3. avatar John Smith says:

        Bullet design being equivalent, in your example the .357 will penetrate much deeper than the 10mm. Which can be a good thing depending on the target. Higher SD means deeper penetration. For thin stuff, the .357 stoked with 125 grain bonded core bullets is the ticket, and that’s really the better comparison to the 10mm 155.

        Personally, I prefer the 10mm in a repeater though, since it’s likely to be more reliable.

    3. avatar Swarf says:

      A double stack magazine for Ruger’s 77/357 would be awesome! Given the amazing range of loading a for .357, you’d damn near have the perfect survival rifle.

      The only thing that keeps me from buying one of those is the low capacity. Why not just stick with my lever gun and it’s 9+1?

    4. avatar Sian says:

      *cough* 12 gauge *cough*

  5. avatar pwrserge says:

    I never understood the fascination with continuing to use rimed cartridges. They make life par more difficult that they are worth and can be easily replaced with more modern designs. (You can even make a “rimfire” without the rim given the right manufacturing process.)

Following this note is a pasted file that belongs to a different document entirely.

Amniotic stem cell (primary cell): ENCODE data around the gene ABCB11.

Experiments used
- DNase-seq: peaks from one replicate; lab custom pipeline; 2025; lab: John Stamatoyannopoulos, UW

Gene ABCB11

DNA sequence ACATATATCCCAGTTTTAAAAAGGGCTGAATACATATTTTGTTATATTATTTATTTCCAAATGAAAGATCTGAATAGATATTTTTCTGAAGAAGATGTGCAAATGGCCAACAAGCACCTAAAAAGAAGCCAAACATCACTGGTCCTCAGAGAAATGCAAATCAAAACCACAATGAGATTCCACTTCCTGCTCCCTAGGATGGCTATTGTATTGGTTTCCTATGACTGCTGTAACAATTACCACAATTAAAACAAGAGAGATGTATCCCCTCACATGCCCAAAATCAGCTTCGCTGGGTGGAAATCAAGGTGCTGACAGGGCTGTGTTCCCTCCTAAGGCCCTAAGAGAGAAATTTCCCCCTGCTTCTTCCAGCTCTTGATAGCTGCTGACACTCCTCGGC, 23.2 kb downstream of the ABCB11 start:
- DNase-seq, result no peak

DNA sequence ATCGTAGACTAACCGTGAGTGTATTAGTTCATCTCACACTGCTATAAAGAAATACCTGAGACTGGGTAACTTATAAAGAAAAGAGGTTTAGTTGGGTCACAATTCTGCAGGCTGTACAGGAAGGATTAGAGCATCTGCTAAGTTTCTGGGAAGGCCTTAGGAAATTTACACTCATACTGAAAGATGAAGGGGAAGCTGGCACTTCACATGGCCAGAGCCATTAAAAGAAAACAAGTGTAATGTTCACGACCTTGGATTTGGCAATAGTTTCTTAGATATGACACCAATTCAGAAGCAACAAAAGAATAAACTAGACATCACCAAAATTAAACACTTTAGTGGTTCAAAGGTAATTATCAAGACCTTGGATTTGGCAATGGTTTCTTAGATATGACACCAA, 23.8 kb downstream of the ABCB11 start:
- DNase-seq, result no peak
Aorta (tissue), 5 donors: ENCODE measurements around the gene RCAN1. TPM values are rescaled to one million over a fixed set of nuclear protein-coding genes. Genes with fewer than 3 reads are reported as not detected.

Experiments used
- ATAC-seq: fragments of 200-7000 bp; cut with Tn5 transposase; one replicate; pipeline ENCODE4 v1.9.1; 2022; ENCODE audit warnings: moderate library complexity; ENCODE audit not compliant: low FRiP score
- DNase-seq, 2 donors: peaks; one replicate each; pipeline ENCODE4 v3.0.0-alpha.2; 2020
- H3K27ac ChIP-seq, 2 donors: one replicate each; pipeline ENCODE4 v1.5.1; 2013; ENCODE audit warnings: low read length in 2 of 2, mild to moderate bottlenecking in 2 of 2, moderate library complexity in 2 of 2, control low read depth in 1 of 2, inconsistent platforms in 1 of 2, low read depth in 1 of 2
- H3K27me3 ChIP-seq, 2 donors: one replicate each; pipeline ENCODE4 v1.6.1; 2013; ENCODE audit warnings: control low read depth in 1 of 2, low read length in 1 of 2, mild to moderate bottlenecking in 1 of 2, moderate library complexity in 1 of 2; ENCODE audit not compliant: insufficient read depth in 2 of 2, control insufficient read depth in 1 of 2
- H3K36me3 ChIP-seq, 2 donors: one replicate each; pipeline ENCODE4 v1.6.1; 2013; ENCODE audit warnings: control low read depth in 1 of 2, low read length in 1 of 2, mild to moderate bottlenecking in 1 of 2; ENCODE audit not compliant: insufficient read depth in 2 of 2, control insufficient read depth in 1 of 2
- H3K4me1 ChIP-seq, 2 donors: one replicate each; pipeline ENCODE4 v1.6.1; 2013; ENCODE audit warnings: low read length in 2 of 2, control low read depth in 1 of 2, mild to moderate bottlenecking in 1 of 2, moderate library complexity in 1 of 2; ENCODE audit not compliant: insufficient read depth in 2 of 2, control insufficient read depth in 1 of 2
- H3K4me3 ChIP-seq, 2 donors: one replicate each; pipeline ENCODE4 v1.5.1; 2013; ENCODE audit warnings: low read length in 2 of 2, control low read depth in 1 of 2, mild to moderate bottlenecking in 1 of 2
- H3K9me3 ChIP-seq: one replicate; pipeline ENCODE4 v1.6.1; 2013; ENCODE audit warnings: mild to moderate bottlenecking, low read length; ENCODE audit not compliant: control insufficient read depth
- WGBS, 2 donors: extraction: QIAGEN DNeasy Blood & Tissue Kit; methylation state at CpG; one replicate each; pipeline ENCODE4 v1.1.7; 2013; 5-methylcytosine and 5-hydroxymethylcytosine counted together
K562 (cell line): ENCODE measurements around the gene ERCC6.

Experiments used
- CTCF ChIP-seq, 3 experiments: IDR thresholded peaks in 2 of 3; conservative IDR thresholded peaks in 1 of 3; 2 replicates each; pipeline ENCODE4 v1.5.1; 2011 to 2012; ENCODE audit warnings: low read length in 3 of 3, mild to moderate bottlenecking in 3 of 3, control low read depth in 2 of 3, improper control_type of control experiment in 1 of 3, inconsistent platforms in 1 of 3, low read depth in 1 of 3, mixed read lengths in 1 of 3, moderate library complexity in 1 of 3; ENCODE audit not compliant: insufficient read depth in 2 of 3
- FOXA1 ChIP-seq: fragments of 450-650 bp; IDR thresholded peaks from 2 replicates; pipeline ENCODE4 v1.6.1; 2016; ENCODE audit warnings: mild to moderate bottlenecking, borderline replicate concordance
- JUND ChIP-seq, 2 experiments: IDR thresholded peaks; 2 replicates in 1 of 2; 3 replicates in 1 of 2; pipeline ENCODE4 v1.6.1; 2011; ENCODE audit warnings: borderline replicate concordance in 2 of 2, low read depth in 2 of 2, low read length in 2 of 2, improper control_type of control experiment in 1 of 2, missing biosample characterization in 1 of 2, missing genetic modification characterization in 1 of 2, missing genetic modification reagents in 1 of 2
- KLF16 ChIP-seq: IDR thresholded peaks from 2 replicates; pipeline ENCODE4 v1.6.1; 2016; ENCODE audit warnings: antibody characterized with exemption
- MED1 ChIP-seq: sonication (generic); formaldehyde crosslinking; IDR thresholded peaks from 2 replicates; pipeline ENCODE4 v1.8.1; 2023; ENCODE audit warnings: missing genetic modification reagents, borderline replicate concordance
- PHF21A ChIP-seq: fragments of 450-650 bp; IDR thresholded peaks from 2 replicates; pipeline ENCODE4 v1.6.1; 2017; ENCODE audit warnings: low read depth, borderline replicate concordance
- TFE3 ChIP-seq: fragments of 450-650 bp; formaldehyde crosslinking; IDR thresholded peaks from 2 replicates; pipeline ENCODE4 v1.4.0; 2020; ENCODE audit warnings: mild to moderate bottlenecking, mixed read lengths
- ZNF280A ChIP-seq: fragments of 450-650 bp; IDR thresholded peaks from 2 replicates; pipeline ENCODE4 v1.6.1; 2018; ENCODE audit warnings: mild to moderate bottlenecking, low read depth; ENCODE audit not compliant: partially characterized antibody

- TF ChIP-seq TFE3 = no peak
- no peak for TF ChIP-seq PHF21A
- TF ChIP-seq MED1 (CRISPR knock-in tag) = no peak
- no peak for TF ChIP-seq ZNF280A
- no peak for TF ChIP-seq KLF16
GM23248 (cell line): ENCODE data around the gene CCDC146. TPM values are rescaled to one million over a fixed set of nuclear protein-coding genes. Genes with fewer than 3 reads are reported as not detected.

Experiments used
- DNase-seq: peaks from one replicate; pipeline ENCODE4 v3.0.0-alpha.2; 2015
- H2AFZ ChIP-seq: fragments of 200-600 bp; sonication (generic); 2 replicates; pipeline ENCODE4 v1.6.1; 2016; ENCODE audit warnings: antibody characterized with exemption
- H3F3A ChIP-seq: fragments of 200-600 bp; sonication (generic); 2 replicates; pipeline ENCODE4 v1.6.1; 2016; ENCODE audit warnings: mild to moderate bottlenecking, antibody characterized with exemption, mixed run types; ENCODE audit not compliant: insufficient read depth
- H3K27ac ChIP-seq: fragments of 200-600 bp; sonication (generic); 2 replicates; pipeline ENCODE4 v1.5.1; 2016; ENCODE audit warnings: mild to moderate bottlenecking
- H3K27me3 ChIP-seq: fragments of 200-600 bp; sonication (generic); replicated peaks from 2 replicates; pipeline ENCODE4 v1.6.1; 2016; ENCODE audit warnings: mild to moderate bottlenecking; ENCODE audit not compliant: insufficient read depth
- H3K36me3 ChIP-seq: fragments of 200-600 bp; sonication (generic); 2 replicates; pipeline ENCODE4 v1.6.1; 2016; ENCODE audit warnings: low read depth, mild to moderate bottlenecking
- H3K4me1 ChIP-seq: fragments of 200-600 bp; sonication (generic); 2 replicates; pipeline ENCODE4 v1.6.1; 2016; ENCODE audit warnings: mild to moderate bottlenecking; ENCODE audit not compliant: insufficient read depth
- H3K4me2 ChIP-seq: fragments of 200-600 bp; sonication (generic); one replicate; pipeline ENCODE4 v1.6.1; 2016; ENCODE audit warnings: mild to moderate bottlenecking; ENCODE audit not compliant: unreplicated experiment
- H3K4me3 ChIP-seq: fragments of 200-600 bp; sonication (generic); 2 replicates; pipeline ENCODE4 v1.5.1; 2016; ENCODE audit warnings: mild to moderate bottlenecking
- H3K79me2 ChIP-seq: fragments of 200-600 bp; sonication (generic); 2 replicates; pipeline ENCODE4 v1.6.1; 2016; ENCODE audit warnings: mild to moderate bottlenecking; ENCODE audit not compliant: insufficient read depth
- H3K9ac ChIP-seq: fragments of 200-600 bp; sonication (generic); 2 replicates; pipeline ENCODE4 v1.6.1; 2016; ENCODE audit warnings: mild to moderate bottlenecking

1. avatar Jeremy S says:

      Despite a spike in pricing of late, there’s no way to make a centerfire cartridge competitive on cost with .22 LR. As we will continue to use .22 LR for all sorts of reasons well into the conceivable future, the entry to the market of reliable, double-stacks mags is very welcome. It’s annoying to need a 16″-long banana magazine just to hold 25 rounds of freakin’ .22. The PMR-30 mags are awesome and it’ll be great to see that sort of design entering the .22 LR market. My #1 hope is that Kel-Tec actually manufactures the magazines as aftermarket replacements for lots of existing .22 LR firearms, like the 10/22 and Rem 597 and some of the tacticool .22 ARs like the M&P-15-22, etc etc… There are even some pistols with normal-sized magazine wells but single-stack .22 LR magazines with extra material on either side to fill the mag well (CZ Kadet, plus .22 conversions for Glock, Sig, 1911, etc) that could at least double capacity by going double stack and using all of the available length as well (lots of them are intentionally blocked to 10 rounds even if they had room to hold more).

      1. avatar Stinkeye says: